Excerpts from the Workshop held at the
Foundation for A Course in Miracles
Kenneth Wapnick, Ph.D.
Commentary on the Section "True Empathy" (T-16.I)
We will turn now to the section called "True Empathy" (T-16.I). This section, incidentally, was not originally part of the Course. It came as a special message to Helen, but it came at this time in the dictation, and obviously fit in very nicely with what was being talked about, so it was left in, virtually the way it was dictated to her.
It is interesting that the passage at the bottom of this page, which we will read later, talks about how I need do nothing except not to interfere. Another section later on in the text called "I Need Do Nothing," was also a special message for Helen. This was an important theme that Jesus was trying to get Helen to accept: that she did not have to do anything. That is probably the most important theme in the Course—that we don't have to do anything. We simply have to accept truth and reality for what they are. In the context of this workshop, this means we do not have to do anything about people's problems. We do not have to feel bad for people and try to solve their problems, because it is always the ego that wants to do something. We can see how nicely this fits into the whole ego trap. Right at the beginning the ego told us that we have to do something. A real problem exists in the mind, which has been transformed into a battleground. The real problem is God's wrath and vengeance, and we must do something about it. The "doing" took the form of having a defense against that fear, and the world became that fortress.
When in the Course Jesus says we need do nothing, he means there is nothing that has to be done because there is no problem that has to be solved. All we need do is accept the Holy Spirit's Atonement message. Right at the beginning the Holy Spirit said, "All you need to do is accept what I am telling you." The ego said, "What you have to do is accept what I am telling you and do something about it." That was our mistake: We turned to the ego. We accepted its truth that the separation had occurred and that we had to do something to defend against God's expected punishment.
You know you are involved with false empathy rather than true empathy when you feel impelled to do something: You have to comfort somebody; you have to solve the problem; you have to remedy the situation; you have to relieve the pain; you have to do something. What we are talking about is not what you do on a behavioral level, but the impetus that you feel within you, the need that you have to do something. In true empathy you do not do anything. The Love of God simply does it through you, but you do not have a need to help anybody else. We'll talk more about this as we go on.
(Paragraph 1 - Sentence 1) To empathize does not mean to join in suffering, for that is what you must refuse to understand.
When we become the ego, we make up a world that teaches us what we have already taught the world: that it is a good thing to help people. When the Course talks about joining, it doesn't mean joining with people on the level of the body or the level of form. It doesn't mean joining together in Course in Miracles groups or with other groups to do things. It is talking about joining with the Holy Spirit, which means learning to accept the fact that we are already joined. When we say, "I have to join with you," what we are saying is "I believe we are not joined and now I must do something about it." That is why the Course teaches us that forgiveness means that we forgive what has not been done, not what has been done. When Jesus talks about joining truly, he means letting go of the interferences we have placed within the mind to the oneness that is already there. All that we do is remove the interferences to the awareness of that presence of oneness in the mind. At the beginning of the text, Jesus says that the Course does not aim at teaching the meaning of love because that is beyond what can be taught (T-in.1:6); instead we are taught to remove the interferences to the awareness of the presence of love. We don't join with each other, because we are already joined. We join with the Holy Spirit, Who then becomes the reminder and the witness and the proof that we are already one with God. In false empathy we feel we actually have to join with someone. True empathy means joining with the strength of the Holy Spirit in the mind, and that means we will automatically join with the strength in each other, because the strength of Christ is already fully joined in us and fully one. There is nothing that we have to do.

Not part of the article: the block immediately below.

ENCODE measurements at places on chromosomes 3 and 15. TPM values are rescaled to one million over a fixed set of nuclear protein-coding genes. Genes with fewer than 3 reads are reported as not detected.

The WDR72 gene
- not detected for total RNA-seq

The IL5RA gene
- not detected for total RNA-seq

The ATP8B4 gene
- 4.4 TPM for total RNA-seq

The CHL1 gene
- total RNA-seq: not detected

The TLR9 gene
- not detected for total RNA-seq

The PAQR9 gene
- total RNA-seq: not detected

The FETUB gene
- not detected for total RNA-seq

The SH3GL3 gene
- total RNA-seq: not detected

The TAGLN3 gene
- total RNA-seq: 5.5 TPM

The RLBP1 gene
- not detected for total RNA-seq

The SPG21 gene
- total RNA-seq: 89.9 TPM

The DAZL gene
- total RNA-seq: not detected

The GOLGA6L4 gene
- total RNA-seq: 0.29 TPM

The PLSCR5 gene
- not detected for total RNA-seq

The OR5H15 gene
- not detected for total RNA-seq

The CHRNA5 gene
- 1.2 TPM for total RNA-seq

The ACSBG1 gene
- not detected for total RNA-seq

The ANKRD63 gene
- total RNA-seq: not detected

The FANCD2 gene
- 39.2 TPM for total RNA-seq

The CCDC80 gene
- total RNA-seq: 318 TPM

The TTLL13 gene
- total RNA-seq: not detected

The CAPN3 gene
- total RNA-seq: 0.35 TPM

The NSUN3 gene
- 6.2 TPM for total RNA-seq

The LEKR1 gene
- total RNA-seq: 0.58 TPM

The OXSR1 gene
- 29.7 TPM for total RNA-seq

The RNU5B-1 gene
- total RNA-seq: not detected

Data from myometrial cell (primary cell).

The ego wants us, as we see repeatedly, to make the body real, and to make sickness and suffering real. When I see you as suffering and in pain and I want to do something about it, what am I really saying to you? I am saying that you and I are different; you and I are separate; you are in pain and I am not in pain. We are beginning with the four statements that the ego has made into its bible. 1) We see separation. 2) There is now a difference: you're in pain, I'm not. 3) I make a judgment that I have something you don't have, and I am going to give it to you because I'm such a wonderful person. 4) And that basically constitutes an attack, because saying that I have something you do not have means I am better off than you. The truth is that we are both one in Christ, and we both have exactly the same love, the same spiritual identity, and the same peace. There is no difference. When I make your suffering real, I am making the body real and am seeing us as different, which is exactly what the ego wants.
That's why, as I mentioned earlier, you have to be careful of those who always want to help, because they are not coming from a place of love. They are coming from a place of seeing differences: You need help and I am the one who can help you. Remember, we are not talking about behavior. We are talking about the need to be a helper, the need to be a do-gooder, the need to be a healer, the need to be a teacher, the need to be anything in a relationship where we are different from the other person.